That is our test. Because if we bring those attitudes in with us, without even realizing it, we will disrupt and damage the administrative system ordained by Bahá'u'lláh.
Shoghi Effendi wrote on this theme some years ago. He said, "Our present generation, mainly due to the corruptions that have been identified with organizations, seems to stand against any institution. Religion as an institution is denounced. Government as an institution is denounced. Even marriage as an institution is denounced."
"We Bahá'ís should not be blinded by such prevalent notions. If such were the case, all the Divine Manifestations would not have invariably appointed someone to succeed Them. Undoubtedly, corruptions did enter those institutions but these corruptions were not due to the nature of the institutions, but to the lack of proper directions as to their powers and the nature of their perpetuation."
"What"--this is still the Guardian's words--"What Bahá'u'lláh has done is not to eliminate all institutions in the Cause, but to provide the necessary safeguards that would eliminate corruptions that caused the fall of previous institutions." What those safeguards are is most interesting to study and find out and most essential to know.
The challenge of detachmentIn other words, we are challenged to detach ourselves, to emancipate ourselves from the prevailing, and indeed, not just prevailing but rapidly increasing sense of suspicion, of distrust and disfavor which characterizes attitudes of people in our society toward their institutions and avoid such attitudes coming into the relationship of the believers to the Bahá'í institutions.
They are not the same. They are radically different. This is a system ordained by Bahá'u'lláh, by the Manifestation of God. It has characteristics. It has a system to it which enables it to purify itself of any adverse attitude and behavior. It stands quite different from the way of the world. If we bring the way of the world into the Bahá'í Administrative Order, all we will do is temporarily disrupt it. All we will do is irreparably damage our own personal spiritual development.
We need to develop new attitudes. We need to develop a far deeper understanding of the Covenants of Bahá'u'lláh and 'Abdu'l-Bahá. It is not enough to sign the card to say, "I believe there is a Covenant. There are these people around with a variety of titles. Whatever they are I accept them. Fine, that's it." This is not enough, friends.
We will be swept away because there are dangerous forces in our society. There are insidious influences. We have to protect ourselves now, and our protection is deepening in the Covenant.
Let me read to you a very, very difficult and challenging paragraph from the Guardian. In this paragraph the Guardian makes statements which I would never dare to say. I read them because it is the Guardian. I am safe. You can't attack me for reading them. The Guardian is writing. I would never had the courage to stand before you and make the kind of statements I am going to read to you now.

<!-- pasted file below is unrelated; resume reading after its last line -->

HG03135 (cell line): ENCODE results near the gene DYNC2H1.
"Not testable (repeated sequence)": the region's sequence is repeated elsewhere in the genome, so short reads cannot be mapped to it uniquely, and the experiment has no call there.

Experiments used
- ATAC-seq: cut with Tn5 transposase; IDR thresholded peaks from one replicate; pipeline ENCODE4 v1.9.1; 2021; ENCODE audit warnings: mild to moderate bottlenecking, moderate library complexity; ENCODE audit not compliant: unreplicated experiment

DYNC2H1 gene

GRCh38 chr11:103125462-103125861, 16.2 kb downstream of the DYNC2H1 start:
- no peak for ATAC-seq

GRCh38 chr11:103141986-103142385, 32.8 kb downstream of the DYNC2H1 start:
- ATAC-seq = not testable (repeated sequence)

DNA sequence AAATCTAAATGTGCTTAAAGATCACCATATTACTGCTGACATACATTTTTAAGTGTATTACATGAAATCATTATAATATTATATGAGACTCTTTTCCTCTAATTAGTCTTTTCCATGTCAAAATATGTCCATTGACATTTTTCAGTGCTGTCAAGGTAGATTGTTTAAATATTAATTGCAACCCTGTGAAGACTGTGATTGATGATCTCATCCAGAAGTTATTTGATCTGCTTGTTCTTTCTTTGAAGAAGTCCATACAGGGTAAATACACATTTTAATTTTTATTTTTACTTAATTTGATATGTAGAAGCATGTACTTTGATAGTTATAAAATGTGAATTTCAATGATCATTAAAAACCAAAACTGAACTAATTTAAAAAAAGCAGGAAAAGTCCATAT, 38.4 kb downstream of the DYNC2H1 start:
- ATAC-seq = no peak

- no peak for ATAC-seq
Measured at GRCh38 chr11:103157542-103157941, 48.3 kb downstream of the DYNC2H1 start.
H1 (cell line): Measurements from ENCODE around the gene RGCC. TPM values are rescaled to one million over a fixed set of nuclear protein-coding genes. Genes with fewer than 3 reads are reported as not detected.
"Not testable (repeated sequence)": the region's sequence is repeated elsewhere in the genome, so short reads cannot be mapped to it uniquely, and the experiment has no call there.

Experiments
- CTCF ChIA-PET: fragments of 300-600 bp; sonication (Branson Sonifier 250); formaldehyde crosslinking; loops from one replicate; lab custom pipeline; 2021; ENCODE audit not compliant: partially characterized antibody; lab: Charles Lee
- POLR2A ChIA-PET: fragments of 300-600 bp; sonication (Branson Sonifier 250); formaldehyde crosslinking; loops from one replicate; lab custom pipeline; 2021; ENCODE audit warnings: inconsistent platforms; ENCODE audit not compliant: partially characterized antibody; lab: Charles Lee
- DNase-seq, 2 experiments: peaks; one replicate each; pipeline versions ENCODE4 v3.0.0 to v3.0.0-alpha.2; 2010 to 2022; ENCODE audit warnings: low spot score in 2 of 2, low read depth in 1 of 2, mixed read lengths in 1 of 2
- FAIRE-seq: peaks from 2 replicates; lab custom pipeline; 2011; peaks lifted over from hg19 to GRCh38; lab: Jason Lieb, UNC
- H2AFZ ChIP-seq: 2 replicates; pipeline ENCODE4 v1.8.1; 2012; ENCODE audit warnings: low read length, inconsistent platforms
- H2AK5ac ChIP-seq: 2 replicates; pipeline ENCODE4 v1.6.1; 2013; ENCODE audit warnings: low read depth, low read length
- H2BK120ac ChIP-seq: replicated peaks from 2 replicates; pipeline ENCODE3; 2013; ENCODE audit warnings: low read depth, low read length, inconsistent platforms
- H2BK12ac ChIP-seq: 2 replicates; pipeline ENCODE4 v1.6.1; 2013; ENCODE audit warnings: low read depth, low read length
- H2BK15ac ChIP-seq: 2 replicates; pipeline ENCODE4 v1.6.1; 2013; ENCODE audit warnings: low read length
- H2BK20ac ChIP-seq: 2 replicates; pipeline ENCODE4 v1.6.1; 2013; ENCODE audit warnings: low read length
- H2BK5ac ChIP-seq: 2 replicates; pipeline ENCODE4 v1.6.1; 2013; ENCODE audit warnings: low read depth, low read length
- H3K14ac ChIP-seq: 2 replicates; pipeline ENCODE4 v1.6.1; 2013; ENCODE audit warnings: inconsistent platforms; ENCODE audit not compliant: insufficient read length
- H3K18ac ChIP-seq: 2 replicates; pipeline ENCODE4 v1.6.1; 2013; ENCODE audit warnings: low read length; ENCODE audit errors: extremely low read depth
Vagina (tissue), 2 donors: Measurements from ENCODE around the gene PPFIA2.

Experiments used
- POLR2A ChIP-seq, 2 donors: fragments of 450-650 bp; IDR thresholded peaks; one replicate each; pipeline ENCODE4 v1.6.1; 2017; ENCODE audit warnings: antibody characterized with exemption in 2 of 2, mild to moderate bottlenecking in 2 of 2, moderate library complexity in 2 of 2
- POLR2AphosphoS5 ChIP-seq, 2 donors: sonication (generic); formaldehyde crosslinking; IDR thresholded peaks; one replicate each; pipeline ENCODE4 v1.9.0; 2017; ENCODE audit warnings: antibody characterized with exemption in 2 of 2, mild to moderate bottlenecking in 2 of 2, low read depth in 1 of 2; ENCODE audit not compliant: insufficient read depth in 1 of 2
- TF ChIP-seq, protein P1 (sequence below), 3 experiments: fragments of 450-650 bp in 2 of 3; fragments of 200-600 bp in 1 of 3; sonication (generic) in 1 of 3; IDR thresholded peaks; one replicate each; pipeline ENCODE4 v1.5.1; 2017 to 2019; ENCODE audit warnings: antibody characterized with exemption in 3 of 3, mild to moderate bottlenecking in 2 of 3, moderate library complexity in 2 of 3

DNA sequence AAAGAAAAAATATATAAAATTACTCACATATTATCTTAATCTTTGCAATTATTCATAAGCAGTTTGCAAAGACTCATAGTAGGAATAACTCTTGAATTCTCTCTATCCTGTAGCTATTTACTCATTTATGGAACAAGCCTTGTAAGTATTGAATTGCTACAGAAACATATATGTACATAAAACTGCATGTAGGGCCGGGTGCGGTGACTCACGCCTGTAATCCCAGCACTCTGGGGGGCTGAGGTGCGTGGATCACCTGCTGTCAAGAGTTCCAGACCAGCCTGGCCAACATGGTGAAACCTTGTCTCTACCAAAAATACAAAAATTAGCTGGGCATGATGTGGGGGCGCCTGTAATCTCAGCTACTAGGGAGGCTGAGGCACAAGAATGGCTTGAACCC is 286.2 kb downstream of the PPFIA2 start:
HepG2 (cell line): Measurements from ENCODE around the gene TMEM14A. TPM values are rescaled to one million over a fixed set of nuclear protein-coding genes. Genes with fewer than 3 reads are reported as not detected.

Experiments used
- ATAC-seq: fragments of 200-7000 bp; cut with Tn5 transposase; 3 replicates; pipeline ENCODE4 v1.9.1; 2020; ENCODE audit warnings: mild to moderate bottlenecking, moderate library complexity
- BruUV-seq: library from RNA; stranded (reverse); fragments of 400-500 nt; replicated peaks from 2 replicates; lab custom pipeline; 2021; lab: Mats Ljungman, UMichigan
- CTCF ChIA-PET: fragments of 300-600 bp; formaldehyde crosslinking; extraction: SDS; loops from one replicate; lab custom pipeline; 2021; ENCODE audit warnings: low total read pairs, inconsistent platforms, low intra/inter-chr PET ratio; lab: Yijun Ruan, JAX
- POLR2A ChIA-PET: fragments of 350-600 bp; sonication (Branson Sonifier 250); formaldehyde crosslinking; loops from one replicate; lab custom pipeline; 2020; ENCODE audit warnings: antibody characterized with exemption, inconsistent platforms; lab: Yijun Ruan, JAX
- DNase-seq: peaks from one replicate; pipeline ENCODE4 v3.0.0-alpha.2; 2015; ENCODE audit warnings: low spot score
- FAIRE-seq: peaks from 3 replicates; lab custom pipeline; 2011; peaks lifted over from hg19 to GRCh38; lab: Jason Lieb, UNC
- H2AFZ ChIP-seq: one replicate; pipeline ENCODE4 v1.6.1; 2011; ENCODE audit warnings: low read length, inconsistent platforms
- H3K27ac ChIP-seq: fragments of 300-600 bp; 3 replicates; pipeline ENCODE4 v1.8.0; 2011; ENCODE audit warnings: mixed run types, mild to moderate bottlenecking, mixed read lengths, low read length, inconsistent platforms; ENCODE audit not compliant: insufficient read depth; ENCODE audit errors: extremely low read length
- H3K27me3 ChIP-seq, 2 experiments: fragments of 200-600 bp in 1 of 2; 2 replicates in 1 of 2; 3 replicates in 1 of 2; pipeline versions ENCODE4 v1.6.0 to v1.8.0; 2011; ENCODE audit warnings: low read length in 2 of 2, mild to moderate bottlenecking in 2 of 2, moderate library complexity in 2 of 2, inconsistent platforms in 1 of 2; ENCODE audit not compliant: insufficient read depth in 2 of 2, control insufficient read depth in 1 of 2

Shoghi Effendi says that "the believers need to be deepened in the knowledge and appreciation of the Covenants of both Bahá'u'lláh and 'Abdu'l-Bahá. This is the stronghold of the faith of every Bahá'í, and that which enables him to withstand every test and the attacks of the enemies outside the Faith." So far it's not too bad. I would have said that. Now comes the difficult part.
"This is the stronghold of the Faith of every Bahá'í, and that which enables him to withstand every test and the attacks of the enemies outside the Faith and the far more dangerous, insidious, lukewarm people inside the Faith who have no real attachment to the Covenant, and consequently uphold the intellectual aspect of the teachings while at the same time undermining the spiritual foundation upon which the whole Cause of God rests."
The Covenant: our protectionNow do you understand why I said I would not have had the courage to make these remarks? It is simply the words of the Guardian telling us that only through deepening in the Covenant will we withstand no only the attacks of people outside the Faith but what describes as the "far more dangerous" attacks, the "insidious" attacks of those he describes as 'lukewarm people inside the Faith who have no real attachment" to the Cause, who uphold the intellectual aspect of the teachings while undermining its spiritual foundation.
Friends, we do not have the right to judge. As individuals we cannot judge. I cannot say this person is one of those lukewarm people who upholds the intellectual, undermines the spiritual. I have no right to make such a statement. You cannot make that statement about me or about anybody else in this room or in this country.